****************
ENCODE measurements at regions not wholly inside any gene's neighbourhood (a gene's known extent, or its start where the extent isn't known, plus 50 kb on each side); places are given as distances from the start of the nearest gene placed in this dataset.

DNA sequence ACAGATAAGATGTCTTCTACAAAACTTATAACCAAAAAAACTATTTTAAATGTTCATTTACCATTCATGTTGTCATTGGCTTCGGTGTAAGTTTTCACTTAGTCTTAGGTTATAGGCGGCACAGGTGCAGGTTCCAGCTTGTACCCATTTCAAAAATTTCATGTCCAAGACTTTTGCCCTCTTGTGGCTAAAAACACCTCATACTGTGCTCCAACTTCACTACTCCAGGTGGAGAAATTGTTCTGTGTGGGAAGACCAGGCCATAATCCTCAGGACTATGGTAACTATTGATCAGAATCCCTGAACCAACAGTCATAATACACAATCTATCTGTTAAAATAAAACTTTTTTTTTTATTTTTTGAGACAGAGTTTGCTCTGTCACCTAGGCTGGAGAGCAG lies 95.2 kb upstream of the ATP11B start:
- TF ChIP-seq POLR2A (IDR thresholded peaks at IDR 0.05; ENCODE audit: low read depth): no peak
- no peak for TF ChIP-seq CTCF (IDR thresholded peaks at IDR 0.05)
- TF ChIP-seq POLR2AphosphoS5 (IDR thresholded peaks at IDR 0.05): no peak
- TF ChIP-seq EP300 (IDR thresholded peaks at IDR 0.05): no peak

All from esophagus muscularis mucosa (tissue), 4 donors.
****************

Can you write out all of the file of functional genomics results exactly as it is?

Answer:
ENCODE measurements at regions not wholly inside any gene's neighbourhood (a gene's known extent, or its start where the extent isn't known, plus 50 kb on each side); places are given as distances from the start of the nearest gene placed in this dataset.

DNA sequence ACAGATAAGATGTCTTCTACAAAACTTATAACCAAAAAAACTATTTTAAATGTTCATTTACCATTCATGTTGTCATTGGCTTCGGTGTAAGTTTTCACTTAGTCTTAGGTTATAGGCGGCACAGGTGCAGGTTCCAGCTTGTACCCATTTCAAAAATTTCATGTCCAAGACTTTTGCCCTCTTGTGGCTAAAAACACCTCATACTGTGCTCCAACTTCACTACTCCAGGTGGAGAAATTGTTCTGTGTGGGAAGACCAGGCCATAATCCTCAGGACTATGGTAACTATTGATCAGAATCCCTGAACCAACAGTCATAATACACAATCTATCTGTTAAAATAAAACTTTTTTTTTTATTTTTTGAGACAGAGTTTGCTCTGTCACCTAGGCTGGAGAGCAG lies 95.2 kb upstream of the ATP11B start:
- TF ChIP-seq POLR2A (IDR thresholded peaks at IDR 0.05; ENCODE audit: low read depth): no peak
- no peak for TF ChIP-seq CTCF (IDR thresholded peaks at IDR 0.05)
- TF ChIP-seq POLR2AphosphoS5 (IDR thresholded peaks at IDR 0.05): no peak
- TF ChIP-seq EP300 (IDR thresholded peaks at IDR 0.05): no peak

All from esophagus muscularis mucosa (tissue), 4 donors.